Next to a highly effective teacher, nothing has a greater impact on student learning than a highly effective principal. As the instructional leader in a school, a principal is directly responsible for adult professional learning and growth, which in turn drives increased student achievement.
This is much different than the historical role of a school principal, and the last 10-15 years have seen much change. As such, the role of a principal has transformed from “administrator/building manager” to lead learner and instructional coach. For some, this adaptation pushes on identity, and may not be a welcomed change. For many, the transformed job expectations feel positive and meaningful, yet perhaps still a bit unfamiliar. Adaptation is not always easy, even with high desire.
So exactly how might a principal (or aspiring leader) shift his or her identity to that of lead learner and instructional coach? While acknowledging that each school and person are unique, here are four general, interdependent tips:
1. Lead With Ignorance: That sounds a bit crazy, doesn’t it? What I mean is to never, ever be afraid to show your ignorance about an issue or to learn more about a differing perspective. Ask questions to seek to understand. When you model the trait of an inquiry learner, you demonstrate that no one person is expected to know it all and that multiple perspectives exist. Renowned education researcher Dr. Richard Elmore explains it as follows:
“Effective leaders make their own questioning—hence their own ignorance—visible to those they work with. They ask hard questions about why and how things work or don’t work, and they lead the kind of inquiry that can result in agreement on the organization’s work and its purposes. “
Most of us are used to advocating for our position. Learning to be an inquirer is a paradigm shift. As Peter Senge, Hal Hamilton, and John Kania offer in The Dawn of System Leadership: “Leading with real inquiry is easy to say, but it constitutes a profound developmental journey for passionate advocates.” We have to be intentional and purposeful in this journey.
2. Align Decisions With Organizational Values: Every learning organization should have a set of guiding principles or values and beliefs that are in place for all to see, hear, and internalize. As decisions are made, be they big or small, adaptive leaders work with their teams to align those decisions (and the decision-making process) with the organization’s core values.
It is vital that teachers see an authentic connection between aspirational language and their daily work. Not only does this promote motivation, it also avoids cynicism. When teachers find their work meaningful, a sense of achievement is instilled, and they are empowered to achieve even more (Nautin, The Aligned Organization, 2014).
3. Build Relational Trust and Authentic Space for Teacher Voice: A study done by the Quaglia Institute for School Voice and Aspirations, published in 2016, shows that “less than half (48%) of teachers agree that ‘I have a voice in decision making at school’.” The logical conclusion for a leader is to never make an important decision without input and processing with those who will be impacted.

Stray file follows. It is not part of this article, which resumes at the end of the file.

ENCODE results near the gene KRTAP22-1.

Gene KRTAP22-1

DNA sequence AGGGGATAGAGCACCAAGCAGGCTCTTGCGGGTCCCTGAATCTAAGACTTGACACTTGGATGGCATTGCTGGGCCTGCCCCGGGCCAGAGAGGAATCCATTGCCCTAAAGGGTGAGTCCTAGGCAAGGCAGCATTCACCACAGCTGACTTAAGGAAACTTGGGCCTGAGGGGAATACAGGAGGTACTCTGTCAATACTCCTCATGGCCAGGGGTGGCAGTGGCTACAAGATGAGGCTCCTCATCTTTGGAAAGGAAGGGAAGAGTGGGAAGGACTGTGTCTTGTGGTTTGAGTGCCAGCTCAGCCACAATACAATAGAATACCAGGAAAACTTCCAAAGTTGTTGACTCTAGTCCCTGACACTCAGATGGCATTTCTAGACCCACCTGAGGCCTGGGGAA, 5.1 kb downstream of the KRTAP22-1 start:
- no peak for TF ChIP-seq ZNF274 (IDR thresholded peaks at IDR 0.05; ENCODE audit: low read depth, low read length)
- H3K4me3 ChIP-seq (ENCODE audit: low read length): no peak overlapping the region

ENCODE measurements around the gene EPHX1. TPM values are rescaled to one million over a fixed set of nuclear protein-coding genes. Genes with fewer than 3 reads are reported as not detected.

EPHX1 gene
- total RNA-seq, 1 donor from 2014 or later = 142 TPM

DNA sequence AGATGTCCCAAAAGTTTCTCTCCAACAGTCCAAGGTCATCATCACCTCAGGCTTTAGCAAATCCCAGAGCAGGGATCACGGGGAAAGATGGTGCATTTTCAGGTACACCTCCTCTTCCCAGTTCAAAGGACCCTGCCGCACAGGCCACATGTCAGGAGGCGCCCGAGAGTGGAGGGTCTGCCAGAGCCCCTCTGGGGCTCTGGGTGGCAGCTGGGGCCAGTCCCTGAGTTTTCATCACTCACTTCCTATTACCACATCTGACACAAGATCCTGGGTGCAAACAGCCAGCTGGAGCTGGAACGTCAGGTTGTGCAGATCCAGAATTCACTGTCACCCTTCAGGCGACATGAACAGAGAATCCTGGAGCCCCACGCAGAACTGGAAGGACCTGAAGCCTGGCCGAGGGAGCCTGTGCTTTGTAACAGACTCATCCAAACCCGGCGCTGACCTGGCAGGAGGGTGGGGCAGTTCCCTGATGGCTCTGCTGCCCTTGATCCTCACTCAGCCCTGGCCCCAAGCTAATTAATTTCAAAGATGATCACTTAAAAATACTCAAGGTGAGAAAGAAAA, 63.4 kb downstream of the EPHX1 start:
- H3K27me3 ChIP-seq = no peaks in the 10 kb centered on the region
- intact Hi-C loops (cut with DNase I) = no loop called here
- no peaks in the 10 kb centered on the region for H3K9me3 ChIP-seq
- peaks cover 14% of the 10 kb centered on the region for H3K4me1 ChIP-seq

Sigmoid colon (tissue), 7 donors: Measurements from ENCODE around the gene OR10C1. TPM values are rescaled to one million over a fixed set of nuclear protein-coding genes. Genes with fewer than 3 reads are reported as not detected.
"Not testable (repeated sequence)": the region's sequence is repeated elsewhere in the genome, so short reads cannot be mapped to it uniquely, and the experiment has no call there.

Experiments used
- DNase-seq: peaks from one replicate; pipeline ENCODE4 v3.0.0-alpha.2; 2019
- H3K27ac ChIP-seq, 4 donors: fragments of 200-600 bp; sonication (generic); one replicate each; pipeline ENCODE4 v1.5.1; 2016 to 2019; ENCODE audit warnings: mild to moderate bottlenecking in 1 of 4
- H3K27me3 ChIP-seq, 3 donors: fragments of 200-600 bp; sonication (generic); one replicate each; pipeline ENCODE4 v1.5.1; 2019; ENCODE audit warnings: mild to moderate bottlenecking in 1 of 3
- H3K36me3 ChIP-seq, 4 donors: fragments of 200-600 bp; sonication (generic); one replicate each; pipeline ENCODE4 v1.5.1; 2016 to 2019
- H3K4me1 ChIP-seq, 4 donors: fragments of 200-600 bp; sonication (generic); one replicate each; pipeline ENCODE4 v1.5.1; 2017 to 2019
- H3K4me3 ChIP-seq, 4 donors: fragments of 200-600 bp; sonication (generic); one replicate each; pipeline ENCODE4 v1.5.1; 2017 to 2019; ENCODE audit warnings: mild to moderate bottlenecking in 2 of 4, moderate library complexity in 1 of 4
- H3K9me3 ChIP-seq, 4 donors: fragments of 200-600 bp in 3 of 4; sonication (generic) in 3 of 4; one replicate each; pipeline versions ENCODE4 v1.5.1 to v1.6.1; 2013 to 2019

As Jane Modoono suggests, principals need to say the following out loud to their teachers, and align behaviors to match: “I trust you, and I see you as professionals.” Moreover, improvement won’t happen “if principals can’t take the staff along the journey.” For a short video on building relational trust in a school setting, check out the thoughts of researcher Dr. Vivanne Robinson.
4. Grow Publicly: In professional learning with Carolyn McKanders from Thinking Collaborative, I first heard the phrase “be willing to grow publicly as a leader.” It resonated with me, and has great interplay with “lead with ignorance.”
Being vulnerable with those around us is not easy, nor does it necessarily come naturally. Many of us feel as if our presence must always be strong, confident, and error-free. Please consider an alternative — researcher and author Dr. Brene Brown describes vulnerability as a courageous act of leadership. Indeed, she believes that groups are “hungry for people who have the courage to say, ‘I need help’ or ‘I own that mistake’.”
The impact on those around us is detailed by Stanford University’s Dr. Emma Seppala:
“Why do we feel more comfortable around someone who is authentic and vulnerable? Because we are particularly sensitive to signs of trustworthiness in our leaders. Servant leadership, for example, which is characterized by authenticity and values-based leadership, yields more positive and constructive behavior in employees and greater feelings of hope and trust in both the leader and the organization.”
So, when you think you must always present a strong, unwavering front, remember that displaying vulnerability actually enhances trust in you, your school, and your district.
Join the conversation…what other adaptive tips would you suggest for school leaders?